• Radiation: Known to shrink tumors and decrease cell replication rate. Radiation can be delivered precisely, allowing for high-dose treatments without damaging nearby tissue. Radiation is also used to relieve pain.
  • Alternative treatments: Used most often to relieve discomfort and symptoms. Alternative treatments are not curative but aid your overall ability to fight cancer. Options may include special nutrition and herbal medicines, yoga, massage and physical therapy.

EPP Risks and Side Effects

Extrapleural pneumonectomy is an extensive procedure, and it is essential that patients are aware of the potential risks and side effects. Up to 33% of patients who undergo EPP experience a complication.

Possible EPP risks and side effects include:

  • Pain at the incision site
  • Blood clotting
  • Bleeding (internal or external bleeding, normally controlled)
  • Damage to nearby tissue and organs
  • Infections (at the incision site or internally at the site of operation)
  • Pneumonia

Operating on and near vital organs carries an increased probability of serious risks during and after the surgery, including cardiac and respiratory failure. Doctors will closely monitor you for signs of these complications.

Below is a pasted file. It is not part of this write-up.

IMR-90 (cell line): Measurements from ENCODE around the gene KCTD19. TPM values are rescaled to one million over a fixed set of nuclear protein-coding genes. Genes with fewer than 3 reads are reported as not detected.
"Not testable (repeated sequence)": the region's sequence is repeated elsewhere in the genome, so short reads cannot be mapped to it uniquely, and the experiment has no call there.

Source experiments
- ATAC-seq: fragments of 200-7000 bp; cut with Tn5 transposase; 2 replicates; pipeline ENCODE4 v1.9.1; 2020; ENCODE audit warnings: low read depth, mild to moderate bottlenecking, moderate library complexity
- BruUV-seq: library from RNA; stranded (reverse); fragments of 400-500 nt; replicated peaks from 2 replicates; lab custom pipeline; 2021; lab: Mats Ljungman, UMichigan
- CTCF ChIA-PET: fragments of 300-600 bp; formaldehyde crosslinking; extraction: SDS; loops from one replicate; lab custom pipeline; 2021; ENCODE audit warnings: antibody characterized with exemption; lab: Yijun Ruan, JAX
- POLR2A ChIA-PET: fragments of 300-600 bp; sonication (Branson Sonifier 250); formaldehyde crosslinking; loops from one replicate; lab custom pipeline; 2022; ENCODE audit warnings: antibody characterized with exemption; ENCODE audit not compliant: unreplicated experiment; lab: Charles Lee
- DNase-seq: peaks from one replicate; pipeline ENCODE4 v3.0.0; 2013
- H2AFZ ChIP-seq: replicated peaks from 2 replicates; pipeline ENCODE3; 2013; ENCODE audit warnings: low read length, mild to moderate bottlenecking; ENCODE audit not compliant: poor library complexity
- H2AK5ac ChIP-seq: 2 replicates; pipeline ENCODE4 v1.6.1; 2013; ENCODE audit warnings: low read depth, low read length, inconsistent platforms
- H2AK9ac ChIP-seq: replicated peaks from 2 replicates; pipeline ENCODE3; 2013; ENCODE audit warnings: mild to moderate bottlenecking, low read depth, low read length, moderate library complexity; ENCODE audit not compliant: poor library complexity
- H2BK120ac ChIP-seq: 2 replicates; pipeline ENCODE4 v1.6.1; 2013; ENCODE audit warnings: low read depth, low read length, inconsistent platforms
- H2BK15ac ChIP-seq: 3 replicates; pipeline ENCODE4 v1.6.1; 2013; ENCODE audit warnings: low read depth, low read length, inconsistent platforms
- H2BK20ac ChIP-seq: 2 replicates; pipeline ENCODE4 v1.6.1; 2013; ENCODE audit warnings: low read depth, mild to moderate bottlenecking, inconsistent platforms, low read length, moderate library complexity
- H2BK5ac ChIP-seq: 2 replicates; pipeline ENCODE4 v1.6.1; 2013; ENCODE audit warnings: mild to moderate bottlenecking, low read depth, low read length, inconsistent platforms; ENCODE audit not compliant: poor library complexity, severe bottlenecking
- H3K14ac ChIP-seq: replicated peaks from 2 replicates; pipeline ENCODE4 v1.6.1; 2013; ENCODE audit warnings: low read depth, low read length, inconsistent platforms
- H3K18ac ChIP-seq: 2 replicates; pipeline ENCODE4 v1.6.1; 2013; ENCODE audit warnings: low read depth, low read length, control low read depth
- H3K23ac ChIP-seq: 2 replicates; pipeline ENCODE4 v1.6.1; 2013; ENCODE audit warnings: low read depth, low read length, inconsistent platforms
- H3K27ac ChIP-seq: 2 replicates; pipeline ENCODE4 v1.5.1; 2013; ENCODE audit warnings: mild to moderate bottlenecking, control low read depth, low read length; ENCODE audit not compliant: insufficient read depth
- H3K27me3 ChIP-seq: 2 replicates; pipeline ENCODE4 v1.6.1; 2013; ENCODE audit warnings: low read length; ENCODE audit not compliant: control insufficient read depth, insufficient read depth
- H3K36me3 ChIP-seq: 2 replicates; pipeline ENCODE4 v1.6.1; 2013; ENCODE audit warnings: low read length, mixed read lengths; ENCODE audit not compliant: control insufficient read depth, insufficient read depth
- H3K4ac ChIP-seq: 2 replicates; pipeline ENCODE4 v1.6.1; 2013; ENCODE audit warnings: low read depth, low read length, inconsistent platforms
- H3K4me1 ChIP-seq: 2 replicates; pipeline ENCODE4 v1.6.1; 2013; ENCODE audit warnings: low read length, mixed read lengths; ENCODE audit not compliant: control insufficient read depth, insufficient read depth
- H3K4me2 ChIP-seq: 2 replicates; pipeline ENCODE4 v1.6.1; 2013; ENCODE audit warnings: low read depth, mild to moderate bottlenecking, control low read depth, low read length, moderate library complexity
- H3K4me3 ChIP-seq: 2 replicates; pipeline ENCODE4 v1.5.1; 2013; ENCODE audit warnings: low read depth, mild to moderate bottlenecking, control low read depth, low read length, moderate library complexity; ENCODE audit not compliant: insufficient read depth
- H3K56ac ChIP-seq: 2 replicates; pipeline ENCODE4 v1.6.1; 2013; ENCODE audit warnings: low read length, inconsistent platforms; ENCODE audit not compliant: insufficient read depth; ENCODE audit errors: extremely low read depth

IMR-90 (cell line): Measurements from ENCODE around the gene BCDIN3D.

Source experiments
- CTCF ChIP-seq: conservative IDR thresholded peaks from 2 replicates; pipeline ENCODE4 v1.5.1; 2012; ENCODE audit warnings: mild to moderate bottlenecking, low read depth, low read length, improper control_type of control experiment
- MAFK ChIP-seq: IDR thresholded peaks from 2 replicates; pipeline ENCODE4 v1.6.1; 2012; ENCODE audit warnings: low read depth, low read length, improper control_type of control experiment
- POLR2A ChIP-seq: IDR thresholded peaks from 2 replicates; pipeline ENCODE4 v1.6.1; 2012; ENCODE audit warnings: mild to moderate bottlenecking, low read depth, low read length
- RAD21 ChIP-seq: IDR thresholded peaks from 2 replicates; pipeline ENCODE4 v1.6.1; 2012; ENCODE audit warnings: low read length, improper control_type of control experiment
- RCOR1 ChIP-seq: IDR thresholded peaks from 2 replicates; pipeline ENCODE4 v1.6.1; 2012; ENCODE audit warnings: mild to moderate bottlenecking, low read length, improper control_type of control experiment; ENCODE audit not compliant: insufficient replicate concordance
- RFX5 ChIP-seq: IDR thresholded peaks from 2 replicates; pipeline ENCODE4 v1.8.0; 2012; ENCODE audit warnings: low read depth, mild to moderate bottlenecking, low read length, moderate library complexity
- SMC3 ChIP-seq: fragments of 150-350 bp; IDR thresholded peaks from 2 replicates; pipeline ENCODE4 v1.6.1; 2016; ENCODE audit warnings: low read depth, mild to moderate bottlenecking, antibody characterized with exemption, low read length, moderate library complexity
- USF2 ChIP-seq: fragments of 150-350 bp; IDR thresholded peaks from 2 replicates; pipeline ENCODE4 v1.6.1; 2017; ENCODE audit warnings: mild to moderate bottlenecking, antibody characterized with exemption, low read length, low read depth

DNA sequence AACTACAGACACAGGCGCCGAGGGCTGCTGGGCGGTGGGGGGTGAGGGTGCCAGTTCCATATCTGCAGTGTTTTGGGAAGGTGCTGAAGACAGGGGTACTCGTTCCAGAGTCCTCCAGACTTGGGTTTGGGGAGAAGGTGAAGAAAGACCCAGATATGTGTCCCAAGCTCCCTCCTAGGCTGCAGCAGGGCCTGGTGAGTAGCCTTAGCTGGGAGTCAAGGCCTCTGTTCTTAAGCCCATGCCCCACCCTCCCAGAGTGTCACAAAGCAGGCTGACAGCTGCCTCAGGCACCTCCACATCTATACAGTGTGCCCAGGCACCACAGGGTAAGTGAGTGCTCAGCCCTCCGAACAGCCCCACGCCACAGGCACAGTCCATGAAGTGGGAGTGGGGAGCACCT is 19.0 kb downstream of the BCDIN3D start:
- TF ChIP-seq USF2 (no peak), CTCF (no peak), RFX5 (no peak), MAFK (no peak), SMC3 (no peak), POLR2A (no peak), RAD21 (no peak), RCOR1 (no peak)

Patients may also experience side effects associated with general anesthesia, such as nausea, dizziness, discomfort, and temporary confusion. In rare cases, general anesthesia causes serious reactions, including rapid fever, delirium, and cognitive dysfunction.

For select patients, extrapleural pneumonectomy offers the greatest chance of mitigating recurrence and extending life expectancy. Combined with multimodal approaches, EPP may be the best treatment course for you. Contact our Patient Advocates today for more information about surgery options for pleural mesothelioma.

View Author and Sources

  1. Expert Review of Respiratory Medicine, “Surgery for Malignant Pleural Mesothelioma.” Retrieved from: https://www.medscape.com/viewarticle/724140. Accessed on February 12, 2018.
  2. European Journal of Cardio-Thoracic Surgery, “Outcome after extrapleural pneumonectomy for malignant pleural mesothelioma.” Retrieved from https://academic.oup.com/ejcts/article/34/1/204/354565. Accessed on February 12, 2018.
  3. OncoTargets and Therapy, “The evolution of the diminishing role of extrapleural pneumonectomy in the surgical management of malignant pleural mesothelioma.” Retrieved from: https://www.ncbi.nlm.nih.gov/pmc/articles/PMC5135403. Accessed on February 12, 2018.
  4. University of California San Francisco, “Extrapleural Pneumonectomy.” Retrieved from: https://thoracic.surgery.ucsf.edu/conditions--procedures/extrapleural-pneumonectomy.aspx. Accessed on February 12, 2018.

Last modified: January 8, 2019